“I believe it was antifa, not Trump supporters – oh yes, definitely, I do,” Poe said.

There is no clear evidence to support the claim that opponents of Donald Trump or members of any “antifa” group were among those that stormed the Capitol. The misleading claim was repeated in a now-retracted article in the Washington Times and by U.S. Rep. Matt Gaetz, a Republican from Florida.

Poe, who has been involved in political rallies in town and follows politics, empathizes with the peaceful protests that were organized that day. In her view, Democrats unfairly won the election.

There is no credible evidence of widespread fraud or malfeasance in the 2020 election. All 50 states have certified the results that elected Joe Biden president and Congress formally accepted those results in the hours following the riot within the Capitol building.

Yet Poe remains as steadfirst in her belief as Trump himself has been since Election Day.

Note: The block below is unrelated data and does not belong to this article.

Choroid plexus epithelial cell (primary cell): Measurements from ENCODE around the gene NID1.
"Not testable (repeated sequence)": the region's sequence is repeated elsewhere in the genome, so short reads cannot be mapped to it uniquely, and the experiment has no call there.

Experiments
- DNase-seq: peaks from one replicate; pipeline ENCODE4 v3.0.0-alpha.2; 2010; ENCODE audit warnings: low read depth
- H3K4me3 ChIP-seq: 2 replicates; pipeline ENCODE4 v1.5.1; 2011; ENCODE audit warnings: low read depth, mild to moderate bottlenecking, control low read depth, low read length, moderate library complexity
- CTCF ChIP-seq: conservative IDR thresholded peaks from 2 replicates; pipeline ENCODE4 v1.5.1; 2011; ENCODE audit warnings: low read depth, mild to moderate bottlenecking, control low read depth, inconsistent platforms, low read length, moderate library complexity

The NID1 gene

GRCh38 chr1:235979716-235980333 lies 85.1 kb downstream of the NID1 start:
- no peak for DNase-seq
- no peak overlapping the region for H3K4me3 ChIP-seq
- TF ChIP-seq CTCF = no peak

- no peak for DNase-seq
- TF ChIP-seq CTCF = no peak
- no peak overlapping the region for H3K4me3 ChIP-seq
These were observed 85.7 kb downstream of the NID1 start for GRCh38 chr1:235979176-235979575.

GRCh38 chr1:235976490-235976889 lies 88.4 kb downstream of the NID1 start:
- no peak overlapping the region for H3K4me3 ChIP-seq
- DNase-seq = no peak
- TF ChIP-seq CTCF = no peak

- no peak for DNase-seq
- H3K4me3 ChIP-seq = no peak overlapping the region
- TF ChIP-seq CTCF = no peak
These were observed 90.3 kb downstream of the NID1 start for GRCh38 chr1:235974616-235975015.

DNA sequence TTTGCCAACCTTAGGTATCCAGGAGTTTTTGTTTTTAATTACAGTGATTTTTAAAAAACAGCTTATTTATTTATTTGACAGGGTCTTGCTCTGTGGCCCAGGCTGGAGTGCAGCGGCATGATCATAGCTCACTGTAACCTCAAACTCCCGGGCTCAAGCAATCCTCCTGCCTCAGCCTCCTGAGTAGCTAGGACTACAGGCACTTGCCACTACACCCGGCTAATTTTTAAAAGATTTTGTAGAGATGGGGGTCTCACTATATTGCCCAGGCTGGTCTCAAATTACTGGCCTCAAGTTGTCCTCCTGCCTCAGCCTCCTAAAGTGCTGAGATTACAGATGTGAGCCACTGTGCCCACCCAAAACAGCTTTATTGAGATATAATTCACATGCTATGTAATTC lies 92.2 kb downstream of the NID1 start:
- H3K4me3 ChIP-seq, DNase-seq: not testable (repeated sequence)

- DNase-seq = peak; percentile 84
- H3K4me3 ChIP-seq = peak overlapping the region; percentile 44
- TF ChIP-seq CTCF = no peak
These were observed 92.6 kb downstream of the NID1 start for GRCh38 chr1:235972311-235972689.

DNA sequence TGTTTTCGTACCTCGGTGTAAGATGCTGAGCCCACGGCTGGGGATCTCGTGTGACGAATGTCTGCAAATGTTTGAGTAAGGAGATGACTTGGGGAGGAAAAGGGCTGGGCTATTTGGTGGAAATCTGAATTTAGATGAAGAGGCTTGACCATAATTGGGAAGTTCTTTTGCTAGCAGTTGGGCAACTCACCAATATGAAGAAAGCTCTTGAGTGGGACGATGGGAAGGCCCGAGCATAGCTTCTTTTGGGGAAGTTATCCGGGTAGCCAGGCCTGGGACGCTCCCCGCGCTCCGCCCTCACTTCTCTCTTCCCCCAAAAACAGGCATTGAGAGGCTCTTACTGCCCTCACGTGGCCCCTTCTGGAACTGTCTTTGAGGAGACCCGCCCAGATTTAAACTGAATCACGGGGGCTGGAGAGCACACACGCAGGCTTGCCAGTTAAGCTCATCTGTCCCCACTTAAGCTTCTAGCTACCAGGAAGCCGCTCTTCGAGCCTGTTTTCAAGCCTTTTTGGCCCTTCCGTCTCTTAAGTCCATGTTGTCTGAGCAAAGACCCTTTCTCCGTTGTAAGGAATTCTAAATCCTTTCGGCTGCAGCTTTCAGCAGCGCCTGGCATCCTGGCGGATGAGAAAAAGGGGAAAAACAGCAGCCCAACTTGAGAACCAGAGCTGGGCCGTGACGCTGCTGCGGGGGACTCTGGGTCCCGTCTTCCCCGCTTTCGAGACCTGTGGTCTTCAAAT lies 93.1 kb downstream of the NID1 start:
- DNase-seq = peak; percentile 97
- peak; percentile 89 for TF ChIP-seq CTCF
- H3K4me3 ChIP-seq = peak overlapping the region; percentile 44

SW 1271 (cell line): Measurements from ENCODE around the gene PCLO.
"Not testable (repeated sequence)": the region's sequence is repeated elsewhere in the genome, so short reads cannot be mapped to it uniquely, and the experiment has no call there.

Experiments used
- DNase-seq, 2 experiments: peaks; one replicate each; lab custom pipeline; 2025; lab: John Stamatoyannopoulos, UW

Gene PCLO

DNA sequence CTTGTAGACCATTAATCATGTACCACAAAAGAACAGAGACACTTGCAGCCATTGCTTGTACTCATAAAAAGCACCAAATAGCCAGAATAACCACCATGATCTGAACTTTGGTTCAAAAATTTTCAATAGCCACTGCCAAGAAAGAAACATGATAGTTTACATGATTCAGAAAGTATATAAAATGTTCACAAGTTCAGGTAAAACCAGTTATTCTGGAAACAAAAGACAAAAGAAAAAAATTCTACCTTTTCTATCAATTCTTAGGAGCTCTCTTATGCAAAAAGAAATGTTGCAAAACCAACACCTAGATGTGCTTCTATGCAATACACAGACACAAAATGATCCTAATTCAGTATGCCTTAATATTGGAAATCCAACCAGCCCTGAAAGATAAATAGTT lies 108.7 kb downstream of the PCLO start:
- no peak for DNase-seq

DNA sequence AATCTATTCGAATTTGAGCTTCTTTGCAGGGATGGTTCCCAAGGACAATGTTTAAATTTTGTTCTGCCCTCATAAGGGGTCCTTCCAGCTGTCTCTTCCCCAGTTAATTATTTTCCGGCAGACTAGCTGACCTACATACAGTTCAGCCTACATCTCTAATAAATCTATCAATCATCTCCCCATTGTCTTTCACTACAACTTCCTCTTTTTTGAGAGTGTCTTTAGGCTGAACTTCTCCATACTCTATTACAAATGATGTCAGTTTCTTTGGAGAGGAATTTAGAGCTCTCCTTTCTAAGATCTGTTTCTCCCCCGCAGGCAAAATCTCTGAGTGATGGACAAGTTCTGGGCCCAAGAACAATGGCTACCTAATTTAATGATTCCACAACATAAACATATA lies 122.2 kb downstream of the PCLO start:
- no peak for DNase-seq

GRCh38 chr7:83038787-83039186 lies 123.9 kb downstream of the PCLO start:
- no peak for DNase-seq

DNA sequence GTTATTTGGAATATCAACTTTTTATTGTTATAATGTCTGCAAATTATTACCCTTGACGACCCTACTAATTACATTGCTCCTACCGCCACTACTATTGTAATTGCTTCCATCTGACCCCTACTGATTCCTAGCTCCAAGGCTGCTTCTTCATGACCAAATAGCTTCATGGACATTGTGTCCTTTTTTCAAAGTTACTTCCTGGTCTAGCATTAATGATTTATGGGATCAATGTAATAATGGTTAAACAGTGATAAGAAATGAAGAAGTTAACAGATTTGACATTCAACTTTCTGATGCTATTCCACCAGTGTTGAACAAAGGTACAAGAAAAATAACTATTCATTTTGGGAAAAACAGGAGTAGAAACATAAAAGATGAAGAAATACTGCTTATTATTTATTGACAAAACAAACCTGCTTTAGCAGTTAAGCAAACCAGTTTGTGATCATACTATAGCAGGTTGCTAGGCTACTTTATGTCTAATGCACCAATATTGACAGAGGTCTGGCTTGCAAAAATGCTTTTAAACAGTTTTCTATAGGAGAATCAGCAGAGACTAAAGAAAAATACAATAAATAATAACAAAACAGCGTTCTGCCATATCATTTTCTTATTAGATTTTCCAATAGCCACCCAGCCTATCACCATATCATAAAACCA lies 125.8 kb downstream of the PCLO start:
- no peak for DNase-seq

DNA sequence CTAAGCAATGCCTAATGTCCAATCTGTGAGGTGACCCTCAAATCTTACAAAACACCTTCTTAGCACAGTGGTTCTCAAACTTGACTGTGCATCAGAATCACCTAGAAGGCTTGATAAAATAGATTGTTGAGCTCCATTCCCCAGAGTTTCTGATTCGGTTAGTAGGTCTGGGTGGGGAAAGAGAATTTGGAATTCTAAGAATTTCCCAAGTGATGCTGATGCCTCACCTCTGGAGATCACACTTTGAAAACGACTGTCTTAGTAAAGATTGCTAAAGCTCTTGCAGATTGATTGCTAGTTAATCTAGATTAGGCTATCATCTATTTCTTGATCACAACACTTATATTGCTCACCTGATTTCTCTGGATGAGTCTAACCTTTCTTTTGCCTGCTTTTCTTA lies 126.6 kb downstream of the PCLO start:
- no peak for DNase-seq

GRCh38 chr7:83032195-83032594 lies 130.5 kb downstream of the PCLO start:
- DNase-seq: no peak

“They cheated," Poe said. "You cannot tell me that Joe Biden won the election.”

Her conviction helps her understand the frustration displayed in Washington, even if the violence appalls her.

“I am upset about the violence and everything," she said. "Me being a Trump supporter, I can understand why they’re mad. It’s really upsetting. The whole thing is really upsetting.”

Jim Harvey

Jim Harvey has long been critical of Trump's actions and words. Wednesday underscored his contempt.

Jim Harvey

Jim Harvey

“Nothing compares to this insane monster that we’ve had in the White House,” said Harvey, 72, of Effingham, a life-long Democrat and retired associate judge on the Fourth Judicial Circuit.

Harvey views Wednesday’s events as directly tied to Trump. 

“It was pure and simple incitement," he said. "It was incitement.

"It was designed for what happened to occur,” he added, referring to the way Trump riled the crowd gathered to hear him speak that morning.

Harvey believes that the events in the Capitol were a long time coming.

“It’s been building, building, building and people have been preparing for it,” he said.

As one example, Harvey pointed to a Tweet from the president on Dec. 19 which read, in part, “Statistically impossible to have lost the 2020 Election. Big protest in D.C. on January 6th. Be there, will be wild!”